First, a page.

What unfolds here is a very interesting Jekyll & Hyde-style tale of a decent man transformed into a grotesque killer by an experimental drug, though the protagonist this time out doesn't at all bring any of this upon himself and is the tragic victim of circumstance. This may not be the first film where science and not the supernatural is responsible for turning someone into a vampire, but this concept still wasn't at all common in 1957. There are no religious repellents, no lethal rays of sunlight, no stakes through the heart ... In fact, none of the standard mythology is really used aside from the vampire drinking blood from a victim's neck and even then this manages to add a neat twist. A bite doesn't transform the victim into a vampire, but instead passes along a virus that causes a rapid cellular degeneration that leads to madness and death. What is even less common is how the film works on another level entirely as an insightful addiction parable. The uncommonly thoughtful and multi-layered script was written by Patricia Fielder.

Sure, the budget is low, the make-up design isn't very good even for 1957 and the old school time lapse transformation scenes are executed rather poorly, but this manages to rise above most other 50s B pictures in a number of different ways. It also deserves better than to be written off as a "typical" product of its time: it's well-acted, intelligent and mature. Even the few minor comedy elements present are more sophisticated than usual and dependent on clever dialogue and the eccentricities of several supporting characters.

Brilliantly holding the whole thing together, and giving the proceedings a real heart, is Beal, who gives an outstanding central performance as a decent man turned into a desperate, murderous junkie by an act of science. Had this same performance been in a Hollywood drama about drug or alcohol addiction instead of a low-budget horror film about a vampire, Beal would have been a major award contender in 1957. The rest of the cast, which also includes pretty female lead Coleen Gray (Nightmare Alley, The Leech Woman) as Paul's compassionate nurse, Paul Brinegar (How to Make a Monster) and Louise Lewis (Blood of the Vampire), is also very strong.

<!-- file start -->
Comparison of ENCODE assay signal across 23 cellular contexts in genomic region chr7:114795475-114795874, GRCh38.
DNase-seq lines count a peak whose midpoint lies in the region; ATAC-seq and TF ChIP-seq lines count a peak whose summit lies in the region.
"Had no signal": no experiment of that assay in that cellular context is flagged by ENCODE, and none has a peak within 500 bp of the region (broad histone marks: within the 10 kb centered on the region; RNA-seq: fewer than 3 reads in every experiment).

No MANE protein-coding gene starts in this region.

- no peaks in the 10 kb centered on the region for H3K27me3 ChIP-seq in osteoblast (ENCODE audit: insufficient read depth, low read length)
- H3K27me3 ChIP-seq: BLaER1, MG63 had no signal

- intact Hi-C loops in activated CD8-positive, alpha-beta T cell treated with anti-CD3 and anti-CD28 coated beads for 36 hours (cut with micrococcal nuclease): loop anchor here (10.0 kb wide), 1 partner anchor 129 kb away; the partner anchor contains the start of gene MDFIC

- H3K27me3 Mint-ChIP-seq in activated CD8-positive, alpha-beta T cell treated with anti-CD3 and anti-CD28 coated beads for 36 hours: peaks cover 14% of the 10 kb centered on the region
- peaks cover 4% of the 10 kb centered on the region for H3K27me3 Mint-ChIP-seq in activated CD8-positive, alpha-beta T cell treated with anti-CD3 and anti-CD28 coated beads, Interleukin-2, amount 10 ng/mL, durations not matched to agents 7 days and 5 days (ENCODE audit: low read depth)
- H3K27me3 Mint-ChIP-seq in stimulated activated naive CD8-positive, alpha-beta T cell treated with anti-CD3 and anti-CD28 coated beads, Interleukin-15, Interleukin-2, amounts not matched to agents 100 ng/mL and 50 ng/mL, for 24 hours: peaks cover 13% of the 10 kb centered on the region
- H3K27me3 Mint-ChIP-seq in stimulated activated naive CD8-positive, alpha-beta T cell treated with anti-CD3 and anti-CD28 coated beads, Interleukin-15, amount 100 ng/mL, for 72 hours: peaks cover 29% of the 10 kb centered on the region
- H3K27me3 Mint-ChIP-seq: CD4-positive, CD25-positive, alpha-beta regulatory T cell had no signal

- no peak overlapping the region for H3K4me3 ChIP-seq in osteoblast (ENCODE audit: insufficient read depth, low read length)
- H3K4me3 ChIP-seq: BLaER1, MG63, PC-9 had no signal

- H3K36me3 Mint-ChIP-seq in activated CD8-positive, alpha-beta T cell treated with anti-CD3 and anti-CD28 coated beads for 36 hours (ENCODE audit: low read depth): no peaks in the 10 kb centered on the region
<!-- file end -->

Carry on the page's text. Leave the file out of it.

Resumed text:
This Gramercy Pictures production was released to theaters by United Artists and often double-billed with The Monster That Challenged the World (1957), which was directed by one of this film's three producers, Arnold Laven, and also written by Fielder. The same basic team also made the sci-fi film The Flame Barrier and another vampire film: The Return of Dracula, the following year. All of them, aside from Barrier, have been released on both DVD and VHS by MGM/UA, with Return and Vampire paired together for their "Midnite Movies" line.